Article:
Au revoir, Paris: Bert our Dutch, English speaking coach driver was 17 ½ minutes early! I knew right then I was going to like this fellow, and parked and ready in front of the Hotel Minerve. Paid the bill, loaded the coach and we were off for Geneva.
Stopped in the Medieval village of Beaune in the heart of Burgundy wine country, a charming old-world village. Pastor DeMass summarized the differences between Catholics, other protestants, and Calvin’s view of the Lord’s Supper. A wine tour actualy makes heaps of sense; Calvin was the first to serve the Supper in both elements to the congregation, wine included, likely in the caves of St. Benoit, in Poitier. We hiked across the village market , light rain falling, to the Patriache Pere et Fils wine caves, hundreds of years of wine making and a vast network of subterranean cellars. Fascinating, though I didn’t think any of the wines were that stunning (one pinot noir was fine); the per bottle prices, however, were stunning! Grateful for cell phones (what did they do in Calvin’s day without them?). We misplaced one of our travelers for a stretch, but no harm done and everyone happy again.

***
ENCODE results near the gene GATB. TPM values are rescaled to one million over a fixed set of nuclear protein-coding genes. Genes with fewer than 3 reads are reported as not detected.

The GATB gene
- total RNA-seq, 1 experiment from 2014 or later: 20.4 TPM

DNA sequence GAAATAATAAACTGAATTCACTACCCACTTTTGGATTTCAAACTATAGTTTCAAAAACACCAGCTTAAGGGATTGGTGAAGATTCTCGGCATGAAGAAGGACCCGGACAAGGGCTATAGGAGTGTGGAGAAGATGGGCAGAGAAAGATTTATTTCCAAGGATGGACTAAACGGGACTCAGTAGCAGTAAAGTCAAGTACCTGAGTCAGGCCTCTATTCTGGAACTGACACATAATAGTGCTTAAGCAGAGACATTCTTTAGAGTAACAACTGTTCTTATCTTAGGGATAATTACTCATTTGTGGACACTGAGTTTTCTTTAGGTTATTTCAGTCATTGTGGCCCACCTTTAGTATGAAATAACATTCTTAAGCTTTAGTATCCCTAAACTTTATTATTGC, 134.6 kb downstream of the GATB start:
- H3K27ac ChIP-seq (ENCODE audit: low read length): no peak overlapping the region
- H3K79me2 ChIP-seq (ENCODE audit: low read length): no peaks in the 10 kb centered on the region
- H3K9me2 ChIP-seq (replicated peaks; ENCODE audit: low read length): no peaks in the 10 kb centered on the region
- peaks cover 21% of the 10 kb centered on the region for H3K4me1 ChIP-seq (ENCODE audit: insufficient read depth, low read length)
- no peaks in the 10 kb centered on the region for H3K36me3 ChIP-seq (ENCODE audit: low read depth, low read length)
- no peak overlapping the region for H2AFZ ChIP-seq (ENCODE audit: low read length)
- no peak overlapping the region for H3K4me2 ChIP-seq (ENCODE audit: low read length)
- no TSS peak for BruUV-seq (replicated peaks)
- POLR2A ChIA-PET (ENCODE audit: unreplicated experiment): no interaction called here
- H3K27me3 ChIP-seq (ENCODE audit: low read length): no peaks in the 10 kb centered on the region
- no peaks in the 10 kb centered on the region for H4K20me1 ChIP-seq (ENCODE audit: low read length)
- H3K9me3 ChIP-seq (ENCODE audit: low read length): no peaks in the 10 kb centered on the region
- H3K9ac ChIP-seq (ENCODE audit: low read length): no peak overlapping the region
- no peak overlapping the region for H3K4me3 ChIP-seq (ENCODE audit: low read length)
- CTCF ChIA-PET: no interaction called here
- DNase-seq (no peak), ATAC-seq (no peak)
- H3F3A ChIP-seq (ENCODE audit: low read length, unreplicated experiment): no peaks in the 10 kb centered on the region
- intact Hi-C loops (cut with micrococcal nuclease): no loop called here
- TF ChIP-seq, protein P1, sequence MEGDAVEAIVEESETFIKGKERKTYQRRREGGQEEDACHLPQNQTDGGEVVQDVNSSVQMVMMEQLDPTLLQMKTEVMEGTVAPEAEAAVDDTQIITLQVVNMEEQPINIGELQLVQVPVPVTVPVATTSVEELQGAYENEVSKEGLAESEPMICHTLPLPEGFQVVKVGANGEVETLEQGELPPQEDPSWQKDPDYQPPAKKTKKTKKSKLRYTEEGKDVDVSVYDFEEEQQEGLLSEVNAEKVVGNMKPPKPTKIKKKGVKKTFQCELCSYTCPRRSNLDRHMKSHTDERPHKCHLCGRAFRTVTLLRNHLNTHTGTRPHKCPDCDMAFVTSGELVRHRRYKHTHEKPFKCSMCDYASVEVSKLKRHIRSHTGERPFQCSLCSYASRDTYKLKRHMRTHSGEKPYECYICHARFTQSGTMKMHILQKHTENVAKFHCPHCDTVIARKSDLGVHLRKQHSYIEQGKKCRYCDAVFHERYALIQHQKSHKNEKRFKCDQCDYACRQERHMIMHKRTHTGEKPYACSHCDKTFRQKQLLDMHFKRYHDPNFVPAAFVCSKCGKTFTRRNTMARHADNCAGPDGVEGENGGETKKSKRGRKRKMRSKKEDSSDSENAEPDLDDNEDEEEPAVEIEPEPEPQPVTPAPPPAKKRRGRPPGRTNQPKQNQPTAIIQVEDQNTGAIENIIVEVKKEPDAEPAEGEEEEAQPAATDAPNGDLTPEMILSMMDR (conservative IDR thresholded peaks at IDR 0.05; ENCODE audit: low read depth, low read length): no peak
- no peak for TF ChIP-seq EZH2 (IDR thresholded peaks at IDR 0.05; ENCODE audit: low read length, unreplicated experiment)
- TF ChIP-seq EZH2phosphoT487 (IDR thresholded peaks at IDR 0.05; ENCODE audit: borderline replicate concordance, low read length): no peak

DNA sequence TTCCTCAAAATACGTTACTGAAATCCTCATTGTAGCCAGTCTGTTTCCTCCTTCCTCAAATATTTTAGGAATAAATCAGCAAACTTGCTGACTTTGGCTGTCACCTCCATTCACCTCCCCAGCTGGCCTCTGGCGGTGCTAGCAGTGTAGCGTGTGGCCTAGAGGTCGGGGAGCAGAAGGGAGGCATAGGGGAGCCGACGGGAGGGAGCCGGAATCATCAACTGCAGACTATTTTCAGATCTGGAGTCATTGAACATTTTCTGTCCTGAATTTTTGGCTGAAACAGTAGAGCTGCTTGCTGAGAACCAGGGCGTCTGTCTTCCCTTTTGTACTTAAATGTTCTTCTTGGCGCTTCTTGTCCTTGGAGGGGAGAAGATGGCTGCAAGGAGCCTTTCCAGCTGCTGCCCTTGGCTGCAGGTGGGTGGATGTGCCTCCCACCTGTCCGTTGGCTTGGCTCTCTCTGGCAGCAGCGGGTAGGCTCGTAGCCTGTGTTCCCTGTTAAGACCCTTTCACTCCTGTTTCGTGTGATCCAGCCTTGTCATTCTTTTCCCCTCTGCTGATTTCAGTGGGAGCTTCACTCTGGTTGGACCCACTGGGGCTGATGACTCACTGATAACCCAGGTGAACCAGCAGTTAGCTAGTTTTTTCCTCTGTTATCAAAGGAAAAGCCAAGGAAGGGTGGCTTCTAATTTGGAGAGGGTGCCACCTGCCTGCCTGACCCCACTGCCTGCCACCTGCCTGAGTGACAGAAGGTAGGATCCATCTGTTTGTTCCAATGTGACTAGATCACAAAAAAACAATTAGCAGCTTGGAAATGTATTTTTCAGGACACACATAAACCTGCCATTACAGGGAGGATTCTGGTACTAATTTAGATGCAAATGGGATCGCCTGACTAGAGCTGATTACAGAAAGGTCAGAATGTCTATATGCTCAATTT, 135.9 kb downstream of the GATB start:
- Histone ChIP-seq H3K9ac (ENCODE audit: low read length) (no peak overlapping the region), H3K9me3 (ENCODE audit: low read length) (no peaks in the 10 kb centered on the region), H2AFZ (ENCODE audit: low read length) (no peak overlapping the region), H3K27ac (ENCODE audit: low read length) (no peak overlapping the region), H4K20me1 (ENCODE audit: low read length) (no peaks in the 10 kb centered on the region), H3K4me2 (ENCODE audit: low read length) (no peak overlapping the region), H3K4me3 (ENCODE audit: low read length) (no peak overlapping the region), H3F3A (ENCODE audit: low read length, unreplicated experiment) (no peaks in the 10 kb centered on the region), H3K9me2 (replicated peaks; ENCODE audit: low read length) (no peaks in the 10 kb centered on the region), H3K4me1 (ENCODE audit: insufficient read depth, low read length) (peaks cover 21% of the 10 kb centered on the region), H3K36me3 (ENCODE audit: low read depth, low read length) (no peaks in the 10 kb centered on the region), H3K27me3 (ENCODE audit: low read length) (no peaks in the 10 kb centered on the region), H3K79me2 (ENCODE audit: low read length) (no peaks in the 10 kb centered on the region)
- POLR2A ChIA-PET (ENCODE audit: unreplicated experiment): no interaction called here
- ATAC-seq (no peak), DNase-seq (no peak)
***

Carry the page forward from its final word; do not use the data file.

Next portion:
Arrived in Geneva about 4:30, the coach driver taking us right to the old town and the Saint-Pierre where Calvin preached over 4,000 sermons, the bell tower chiming continuously as we took it all in. We talked about Farel’s anathema called down on Calvin if he would not stay, and about the humility of a man twice Calvin’s age eager to put the best man in this most strategic city. This is Calvin territory everywhere one turns, and Geneva is not unaware of his 500th. Walked past the Hotel de Ville where the City Council voted to accept Reformation Christianity in May of 1536, and where the various decisions were made that would so shape the progress of reformation in the city and throughout the world. Here the council voted to condemn and burn Michael Servetus (Calvin was not even a citizen of Geneva until 1559).
Then to Edelweiss Restaurant for Swiss everything: fondue, pickled onions, cured meats, Swiss wines, alpen horn (Susan Gross and Andrea Mehmel taking a turn, much to everyone’s delight), yodeling, accordion music, cowbells, all in a very Swiss chalet decorated setting. Taxis for the senior members of the tour, back to the hotel, and a good night sleep before what must prove to be one of the most memorable Lord’s Days for all of us.